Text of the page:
With Cyprus being a common law jurisdiction, the adoption by the Cyprus Courts of judge-made remedies that the English Courts have created for the needs of victims of fraud, was an important evolution to the Cyprus legal system in its battle against civil fraud.
As Lord Denning said in Bankers Trust v. Shapira  1 WLR 1274:
«In order to enable justice to be done – in order to enable these funds to be traced – it is a very important part of the court’s armoury to be able to order discovery».
The principles initially laid down in the landmark decision in Norwich Pharmacal v. Customs & Excise Commissioners  AC 133 and adopted and followed by our Supreme Court in Avila Management Services Ltd and others v. Stepanek and others (2020) 1 CLR 1403 can be used by a victim of fraud to oblige, i.e. a bank to disclose beneficial ownership, signatory details and account movements to assist in identifying the perpetrator of a suspected fraud, the source of funds, the destination of any funds paid out of the account and any other persons participated in a fraudulent scheme.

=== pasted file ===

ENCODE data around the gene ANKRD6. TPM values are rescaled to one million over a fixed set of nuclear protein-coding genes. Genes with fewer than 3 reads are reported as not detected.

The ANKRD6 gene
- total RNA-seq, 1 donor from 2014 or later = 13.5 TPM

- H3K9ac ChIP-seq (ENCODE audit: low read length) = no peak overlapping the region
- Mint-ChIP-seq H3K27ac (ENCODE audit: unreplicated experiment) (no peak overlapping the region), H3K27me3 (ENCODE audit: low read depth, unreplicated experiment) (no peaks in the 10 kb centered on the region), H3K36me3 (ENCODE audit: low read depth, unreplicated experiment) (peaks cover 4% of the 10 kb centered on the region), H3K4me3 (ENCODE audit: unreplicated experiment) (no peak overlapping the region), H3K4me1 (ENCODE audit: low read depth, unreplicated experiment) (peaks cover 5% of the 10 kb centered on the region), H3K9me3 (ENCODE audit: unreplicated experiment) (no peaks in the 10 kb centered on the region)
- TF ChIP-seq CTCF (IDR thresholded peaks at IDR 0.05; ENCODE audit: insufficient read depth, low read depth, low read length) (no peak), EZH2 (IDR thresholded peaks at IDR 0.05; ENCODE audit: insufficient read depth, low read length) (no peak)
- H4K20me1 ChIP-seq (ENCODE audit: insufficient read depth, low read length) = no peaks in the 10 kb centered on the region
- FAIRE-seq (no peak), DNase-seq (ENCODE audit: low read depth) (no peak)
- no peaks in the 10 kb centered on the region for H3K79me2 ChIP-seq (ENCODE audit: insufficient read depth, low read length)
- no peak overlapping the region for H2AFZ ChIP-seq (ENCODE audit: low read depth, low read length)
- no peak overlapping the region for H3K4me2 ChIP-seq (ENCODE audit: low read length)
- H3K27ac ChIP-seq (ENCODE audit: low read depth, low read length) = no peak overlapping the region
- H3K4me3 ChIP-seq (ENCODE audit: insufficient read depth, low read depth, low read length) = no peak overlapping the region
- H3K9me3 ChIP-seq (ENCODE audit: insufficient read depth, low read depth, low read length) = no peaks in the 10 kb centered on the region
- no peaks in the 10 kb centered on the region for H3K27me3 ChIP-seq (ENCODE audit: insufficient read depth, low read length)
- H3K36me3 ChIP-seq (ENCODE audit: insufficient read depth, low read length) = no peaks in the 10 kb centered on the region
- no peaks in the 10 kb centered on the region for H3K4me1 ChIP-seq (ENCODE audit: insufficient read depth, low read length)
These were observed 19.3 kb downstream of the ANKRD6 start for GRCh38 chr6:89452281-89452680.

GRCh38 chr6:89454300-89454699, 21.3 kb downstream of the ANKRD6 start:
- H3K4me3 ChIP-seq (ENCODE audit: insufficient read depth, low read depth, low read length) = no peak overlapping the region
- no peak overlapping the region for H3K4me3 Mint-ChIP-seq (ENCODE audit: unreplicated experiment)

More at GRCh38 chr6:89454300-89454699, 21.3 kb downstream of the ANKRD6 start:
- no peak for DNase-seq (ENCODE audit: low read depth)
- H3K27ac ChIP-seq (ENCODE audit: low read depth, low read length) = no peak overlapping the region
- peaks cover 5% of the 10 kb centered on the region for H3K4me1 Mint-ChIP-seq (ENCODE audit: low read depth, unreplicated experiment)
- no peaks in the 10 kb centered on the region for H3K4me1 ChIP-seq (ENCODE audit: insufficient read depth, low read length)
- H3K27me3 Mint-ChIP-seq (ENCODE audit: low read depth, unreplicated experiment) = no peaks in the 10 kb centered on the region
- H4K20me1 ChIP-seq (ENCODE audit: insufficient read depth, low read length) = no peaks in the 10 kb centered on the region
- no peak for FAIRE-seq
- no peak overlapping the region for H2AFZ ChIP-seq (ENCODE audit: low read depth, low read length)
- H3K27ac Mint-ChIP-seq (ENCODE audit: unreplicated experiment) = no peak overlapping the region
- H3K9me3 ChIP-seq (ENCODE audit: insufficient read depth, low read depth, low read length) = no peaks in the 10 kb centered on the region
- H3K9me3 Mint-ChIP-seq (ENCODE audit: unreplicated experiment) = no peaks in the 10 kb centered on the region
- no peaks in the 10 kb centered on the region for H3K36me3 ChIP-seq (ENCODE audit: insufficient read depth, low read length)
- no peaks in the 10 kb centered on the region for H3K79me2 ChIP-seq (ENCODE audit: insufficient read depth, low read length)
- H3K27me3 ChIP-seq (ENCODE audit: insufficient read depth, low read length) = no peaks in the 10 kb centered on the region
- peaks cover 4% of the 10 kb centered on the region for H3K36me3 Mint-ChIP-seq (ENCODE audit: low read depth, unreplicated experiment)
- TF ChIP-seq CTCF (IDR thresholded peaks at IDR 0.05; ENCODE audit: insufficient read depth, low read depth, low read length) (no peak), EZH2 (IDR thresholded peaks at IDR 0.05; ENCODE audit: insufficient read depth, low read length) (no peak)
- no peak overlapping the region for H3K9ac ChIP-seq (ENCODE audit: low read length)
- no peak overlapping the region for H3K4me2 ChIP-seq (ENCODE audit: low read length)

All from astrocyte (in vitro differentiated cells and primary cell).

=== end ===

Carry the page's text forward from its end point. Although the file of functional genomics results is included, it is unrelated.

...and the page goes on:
With fraud perpetrated across borders and thus difficult to unravel, disclosure orders are at the forefront of the available remedies to assist the victims of fraud.
For further information you may contact our dispute resolution team at email@example.com